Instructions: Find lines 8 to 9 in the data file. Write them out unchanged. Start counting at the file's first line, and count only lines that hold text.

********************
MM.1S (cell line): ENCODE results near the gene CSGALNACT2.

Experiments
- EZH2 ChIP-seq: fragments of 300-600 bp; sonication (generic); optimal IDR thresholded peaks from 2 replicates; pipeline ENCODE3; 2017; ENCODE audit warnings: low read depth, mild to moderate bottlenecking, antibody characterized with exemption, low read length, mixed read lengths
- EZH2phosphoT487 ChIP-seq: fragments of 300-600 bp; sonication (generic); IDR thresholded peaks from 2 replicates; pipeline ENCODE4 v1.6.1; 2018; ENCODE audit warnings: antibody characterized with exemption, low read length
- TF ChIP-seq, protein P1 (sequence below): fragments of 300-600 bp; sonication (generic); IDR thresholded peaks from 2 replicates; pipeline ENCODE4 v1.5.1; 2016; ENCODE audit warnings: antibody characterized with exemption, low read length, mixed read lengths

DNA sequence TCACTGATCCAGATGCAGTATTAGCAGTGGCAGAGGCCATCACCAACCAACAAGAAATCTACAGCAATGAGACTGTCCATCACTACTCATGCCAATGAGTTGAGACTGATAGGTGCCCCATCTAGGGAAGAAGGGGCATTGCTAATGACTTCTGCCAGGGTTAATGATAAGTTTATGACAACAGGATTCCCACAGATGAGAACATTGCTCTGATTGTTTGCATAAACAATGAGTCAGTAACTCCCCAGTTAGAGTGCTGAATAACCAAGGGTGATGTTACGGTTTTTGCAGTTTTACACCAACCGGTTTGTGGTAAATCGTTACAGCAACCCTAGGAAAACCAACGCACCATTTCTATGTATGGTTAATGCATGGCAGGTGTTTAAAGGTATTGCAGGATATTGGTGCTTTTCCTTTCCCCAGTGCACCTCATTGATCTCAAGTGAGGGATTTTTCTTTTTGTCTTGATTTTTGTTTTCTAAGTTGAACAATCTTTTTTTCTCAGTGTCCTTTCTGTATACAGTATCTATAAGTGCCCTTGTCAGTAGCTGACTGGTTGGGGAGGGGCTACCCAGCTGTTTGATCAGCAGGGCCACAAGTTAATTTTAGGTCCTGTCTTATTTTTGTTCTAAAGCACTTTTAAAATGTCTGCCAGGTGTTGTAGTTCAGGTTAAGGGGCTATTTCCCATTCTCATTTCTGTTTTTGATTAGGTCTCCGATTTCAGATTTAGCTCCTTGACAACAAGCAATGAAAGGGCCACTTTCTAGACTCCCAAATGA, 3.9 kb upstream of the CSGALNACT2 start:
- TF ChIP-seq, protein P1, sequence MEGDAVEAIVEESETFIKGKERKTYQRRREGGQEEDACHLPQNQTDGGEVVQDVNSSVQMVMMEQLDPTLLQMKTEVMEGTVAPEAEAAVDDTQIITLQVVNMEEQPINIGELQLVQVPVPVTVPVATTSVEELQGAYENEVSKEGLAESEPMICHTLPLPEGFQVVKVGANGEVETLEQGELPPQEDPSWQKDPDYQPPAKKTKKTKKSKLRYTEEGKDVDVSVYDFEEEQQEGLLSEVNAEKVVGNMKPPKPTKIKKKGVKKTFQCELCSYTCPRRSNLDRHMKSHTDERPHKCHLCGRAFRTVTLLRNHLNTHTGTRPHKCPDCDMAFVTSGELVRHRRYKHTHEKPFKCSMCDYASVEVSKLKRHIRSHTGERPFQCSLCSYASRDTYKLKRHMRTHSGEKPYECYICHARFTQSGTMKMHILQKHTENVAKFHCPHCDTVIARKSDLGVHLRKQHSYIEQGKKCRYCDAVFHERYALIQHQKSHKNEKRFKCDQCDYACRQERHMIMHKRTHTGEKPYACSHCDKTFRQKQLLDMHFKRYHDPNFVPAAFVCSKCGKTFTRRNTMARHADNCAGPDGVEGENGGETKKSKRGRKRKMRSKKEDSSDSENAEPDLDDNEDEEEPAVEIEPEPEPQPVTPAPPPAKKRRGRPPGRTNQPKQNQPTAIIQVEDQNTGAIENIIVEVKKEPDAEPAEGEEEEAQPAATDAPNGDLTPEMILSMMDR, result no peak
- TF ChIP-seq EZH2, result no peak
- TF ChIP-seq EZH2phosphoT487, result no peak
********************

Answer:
- TF ChIP-seq EZH2, result no peak
- TF ChIP-seq EZH2phosphoT487, result no peak